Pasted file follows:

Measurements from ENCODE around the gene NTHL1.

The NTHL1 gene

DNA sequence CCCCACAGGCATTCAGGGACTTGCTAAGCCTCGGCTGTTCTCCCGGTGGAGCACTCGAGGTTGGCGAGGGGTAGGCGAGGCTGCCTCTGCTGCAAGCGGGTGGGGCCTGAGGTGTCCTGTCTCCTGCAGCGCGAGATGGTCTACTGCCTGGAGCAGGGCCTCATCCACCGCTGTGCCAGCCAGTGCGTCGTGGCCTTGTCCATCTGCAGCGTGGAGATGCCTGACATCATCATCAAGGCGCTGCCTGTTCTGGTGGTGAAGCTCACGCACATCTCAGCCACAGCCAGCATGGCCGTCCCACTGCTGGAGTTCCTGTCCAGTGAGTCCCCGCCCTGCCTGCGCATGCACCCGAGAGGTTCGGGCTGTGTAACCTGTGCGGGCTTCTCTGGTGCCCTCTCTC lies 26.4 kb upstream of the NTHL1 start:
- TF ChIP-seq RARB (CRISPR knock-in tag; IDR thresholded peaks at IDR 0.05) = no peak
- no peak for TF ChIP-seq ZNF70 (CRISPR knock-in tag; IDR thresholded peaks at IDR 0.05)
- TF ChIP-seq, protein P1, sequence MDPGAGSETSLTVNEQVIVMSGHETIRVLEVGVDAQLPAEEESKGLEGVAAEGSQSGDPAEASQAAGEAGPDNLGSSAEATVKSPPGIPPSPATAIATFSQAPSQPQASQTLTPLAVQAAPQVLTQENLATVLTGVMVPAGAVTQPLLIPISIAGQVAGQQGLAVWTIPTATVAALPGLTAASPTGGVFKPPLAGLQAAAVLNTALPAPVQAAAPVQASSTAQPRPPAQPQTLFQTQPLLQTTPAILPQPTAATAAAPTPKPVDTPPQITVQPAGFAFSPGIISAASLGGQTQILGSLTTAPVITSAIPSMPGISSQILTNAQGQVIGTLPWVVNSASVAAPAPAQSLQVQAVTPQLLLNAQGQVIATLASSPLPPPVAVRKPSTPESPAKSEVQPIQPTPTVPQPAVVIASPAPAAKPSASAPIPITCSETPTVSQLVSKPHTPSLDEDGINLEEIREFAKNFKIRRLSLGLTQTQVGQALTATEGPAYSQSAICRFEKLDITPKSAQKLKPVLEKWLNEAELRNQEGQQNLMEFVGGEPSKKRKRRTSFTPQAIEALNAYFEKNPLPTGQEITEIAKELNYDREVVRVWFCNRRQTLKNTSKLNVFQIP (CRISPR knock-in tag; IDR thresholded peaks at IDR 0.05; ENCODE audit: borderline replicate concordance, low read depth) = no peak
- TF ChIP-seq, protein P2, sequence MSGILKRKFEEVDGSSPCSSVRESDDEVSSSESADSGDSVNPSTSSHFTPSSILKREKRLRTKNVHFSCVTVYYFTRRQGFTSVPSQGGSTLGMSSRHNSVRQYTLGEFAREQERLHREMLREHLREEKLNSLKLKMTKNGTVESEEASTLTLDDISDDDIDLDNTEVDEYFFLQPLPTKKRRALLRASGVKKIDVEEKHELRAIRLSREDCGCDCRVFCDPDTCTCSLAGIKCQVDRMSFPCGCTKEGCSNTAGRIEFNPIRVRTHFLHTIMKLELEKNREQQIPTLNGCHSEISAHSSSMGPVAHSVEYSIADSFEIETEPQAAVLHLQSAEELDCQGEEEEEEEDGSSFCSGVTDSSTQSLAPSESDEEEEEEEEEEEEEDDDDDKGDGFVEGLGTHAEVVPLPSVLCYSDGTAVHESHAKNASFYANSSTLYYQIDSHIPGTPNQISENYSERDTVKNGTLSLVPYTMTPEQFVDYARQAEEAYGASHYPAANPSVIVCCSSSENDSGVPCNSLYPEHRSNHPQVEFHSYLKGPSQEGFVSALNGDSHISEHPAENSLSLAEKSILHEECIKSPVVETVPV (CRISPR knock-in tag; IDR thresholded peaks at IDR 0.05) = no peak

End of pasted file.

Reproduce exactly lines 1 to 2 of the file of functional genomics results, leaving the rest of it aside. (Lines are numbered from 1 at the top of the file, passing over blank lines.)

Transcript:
Measurements from ENCODE around the gene NTHL1.

The NTHL1 gene